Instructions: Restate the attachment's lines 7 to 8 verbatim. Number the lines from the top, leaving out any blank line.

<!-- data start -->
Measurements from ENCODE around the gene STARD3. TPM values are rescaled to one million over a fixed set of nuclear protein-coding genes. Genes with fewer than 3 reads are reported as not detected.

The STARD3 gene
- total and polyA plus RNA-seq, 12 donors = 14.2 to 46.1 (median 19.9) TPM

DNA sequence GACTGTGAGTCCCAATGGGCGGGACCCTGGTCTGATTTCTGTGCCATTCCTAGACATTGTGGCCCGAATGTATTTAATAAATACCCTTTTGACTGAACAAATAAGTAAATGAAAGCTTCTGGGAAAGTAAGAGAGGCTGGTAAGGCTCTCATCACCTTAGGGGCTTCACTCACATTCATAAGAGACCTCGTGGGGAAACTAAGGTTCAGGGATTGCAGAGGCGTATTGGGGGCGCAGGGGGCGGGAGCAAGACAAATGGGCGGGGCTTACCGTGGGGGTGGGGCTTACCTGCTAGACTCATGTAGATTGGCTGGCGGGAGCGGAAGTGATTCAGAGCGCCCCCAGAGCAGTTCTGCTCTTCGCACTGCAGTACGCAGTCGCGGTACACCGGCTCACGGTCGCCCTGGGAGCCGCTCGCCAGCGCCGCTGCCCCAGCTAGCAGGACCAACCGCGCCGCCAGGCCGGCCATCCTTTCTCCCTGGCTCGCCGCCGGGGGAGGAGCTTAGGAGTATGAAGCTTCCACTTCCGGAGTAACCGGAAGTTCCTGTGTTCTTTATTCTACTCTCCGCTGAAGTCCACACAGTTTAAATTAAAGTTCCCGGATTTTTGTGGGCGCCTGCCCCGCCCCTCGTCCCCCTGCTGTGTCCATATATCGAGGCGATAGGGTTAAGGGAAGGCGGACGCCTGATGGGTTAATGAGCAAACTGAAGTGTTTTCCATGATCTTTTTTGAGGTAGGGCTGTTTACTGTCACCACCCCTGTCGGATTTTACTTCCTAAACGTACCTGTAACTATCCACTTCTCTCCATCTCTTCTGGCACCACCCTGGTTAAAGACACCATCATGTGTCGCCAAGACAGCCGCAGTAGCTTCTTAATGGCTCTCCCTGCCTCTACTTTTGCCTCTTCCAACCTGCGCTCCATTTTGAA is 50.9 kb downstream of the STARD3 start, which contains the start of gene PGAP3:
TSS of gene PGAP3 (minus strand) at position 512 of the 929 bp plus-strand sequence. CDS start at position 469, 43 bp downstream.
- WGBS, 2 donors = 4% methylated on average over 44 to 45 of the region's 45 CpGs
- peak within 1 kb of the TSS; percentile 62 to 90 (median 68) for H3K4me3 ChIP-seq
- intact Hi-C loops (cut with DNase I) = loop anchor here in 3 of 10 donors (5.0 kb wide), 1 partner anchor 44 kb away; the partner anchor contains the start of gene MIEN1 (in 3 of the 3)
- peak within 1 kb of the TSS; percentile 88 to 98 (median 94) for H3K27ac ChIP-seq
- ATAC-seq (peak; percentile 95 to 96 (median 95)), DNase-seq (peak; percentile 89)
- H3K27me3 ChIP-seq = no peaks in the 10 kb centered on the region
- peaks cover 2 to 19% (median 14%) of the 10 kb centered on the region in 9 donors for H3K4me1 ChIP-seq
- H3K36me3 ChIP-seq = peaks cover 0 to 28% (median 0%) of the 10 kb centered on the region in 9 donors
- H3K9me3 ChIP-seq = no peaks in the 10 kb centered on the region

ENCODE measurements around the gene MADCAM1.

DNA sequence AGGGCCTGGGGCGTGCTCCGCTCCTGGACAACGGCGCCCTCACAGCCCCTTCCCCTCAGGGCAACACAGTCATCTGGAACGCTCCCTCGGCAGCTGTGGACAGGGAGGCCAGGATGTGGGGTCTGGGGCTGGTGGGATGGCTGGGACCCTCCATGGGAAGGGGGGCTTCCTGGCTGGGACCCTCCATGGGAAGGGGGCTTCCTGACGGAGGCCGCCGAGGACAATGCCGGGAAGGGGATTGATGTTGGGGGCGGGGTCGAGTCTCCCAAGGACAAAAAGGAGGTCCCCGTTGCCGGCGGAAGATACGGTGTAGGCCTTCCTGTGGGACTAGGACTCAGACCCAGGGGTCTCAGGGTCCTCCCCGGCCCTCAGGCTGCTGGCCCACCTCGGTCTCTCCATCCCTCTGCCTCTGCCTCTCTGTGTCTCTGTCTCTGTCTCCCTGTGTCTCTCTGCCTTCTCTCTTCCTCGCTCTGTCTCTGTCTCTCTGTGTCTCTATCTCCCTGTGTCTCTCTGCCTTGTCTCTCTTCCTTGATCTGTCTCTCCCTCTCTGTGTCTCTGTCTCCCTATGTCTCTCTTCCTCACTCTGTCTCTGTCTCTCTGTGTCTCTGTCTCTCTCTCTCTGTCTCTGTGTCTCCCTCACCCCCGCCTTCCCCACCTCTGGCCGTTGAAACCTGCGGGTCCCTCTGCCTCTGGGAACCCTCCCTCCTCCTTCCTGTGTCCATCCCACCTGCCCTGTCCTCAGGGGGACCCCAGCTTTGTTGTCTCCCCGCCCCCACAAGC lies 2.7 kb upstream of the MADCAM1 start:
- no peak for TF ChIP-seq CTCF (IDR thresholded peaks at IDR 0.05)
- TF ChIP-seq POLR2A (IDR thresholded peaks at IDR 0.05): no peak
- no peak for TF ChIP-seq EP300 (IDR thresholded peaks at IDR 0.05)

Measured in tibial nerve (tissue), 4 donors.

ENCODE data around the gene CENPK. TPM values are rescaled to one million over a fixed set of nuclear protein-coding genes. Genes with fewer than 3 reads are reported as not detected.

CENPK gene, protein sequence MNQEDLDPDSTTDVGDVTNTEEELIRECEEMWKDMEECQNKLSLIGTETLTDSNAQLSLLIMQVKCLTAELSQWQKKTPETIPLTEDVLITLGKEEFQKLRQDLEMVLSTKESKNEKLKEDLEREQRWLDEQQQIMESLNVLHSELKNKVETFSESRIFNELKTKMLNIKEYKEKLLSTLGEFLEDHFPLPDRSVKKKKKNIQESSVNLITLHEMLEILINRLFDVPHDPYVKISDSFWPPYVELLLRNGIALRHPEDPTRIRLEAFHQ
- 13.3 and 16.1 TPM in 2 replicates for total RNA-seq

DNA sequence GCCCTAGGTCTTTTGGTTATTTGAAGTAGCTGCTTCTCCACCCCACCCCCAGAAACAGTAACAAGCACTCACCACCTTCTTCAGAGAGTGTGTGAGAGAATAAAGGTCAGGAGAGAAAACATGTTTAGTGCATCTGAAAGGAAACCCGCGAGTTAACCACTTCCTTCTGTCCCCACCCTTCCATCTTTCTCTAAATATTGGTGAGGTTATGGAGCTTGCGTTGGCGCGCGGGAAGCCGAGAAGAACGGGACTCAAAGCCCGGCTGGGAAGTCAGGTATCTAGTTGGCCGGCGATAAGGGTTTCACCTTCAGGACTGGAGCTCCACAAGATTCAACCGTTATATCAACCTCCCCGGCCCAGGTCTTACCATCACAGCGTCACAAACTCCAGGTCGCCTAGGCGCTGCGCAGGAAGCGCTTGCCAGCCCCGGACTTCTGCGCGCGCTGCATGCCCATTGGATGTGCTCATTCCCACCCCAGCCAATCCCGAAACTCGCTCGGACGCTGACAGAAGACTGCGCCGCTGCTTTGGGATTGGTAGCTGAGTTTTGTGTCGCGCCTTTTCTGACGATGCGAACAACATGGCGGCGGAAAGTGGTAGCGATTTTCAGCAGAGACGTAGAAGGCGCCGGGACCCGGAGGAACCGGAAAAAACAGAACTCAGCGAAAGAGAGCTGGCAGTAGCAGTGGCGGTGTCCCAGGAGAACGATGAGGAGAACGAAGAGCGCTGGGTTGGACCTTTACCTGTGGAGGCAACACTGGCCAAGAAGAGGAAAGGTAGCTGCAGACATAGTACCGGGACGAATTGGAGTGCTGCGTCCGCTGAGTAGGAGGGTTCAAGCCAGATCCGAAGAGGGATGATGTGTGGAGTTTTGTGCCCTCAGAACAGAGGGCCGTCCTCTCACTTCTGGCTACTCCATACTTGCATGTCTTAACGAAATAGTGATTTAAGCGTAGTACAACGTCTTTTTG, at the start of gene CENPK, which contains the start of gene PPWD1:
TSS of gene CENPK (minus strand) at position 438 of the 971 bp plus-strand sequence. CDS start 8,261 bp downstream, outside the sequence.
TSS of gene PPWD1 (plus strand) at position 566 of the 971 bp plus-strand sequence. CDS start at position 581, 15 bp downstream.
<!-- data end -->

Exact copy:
- peak within 1 kb of the TSS; percentile 62 to 90 (median 68) for H3K4me3 ChIP-seq
- intact Hi-C loops (cut with DNase I) = loop anchor here in 3 of 10 donors (5.0 kb wide), 1 partner anchor 44 kb away; the partner anchor contains the start of gene MIEN1 (in 3 of the 3)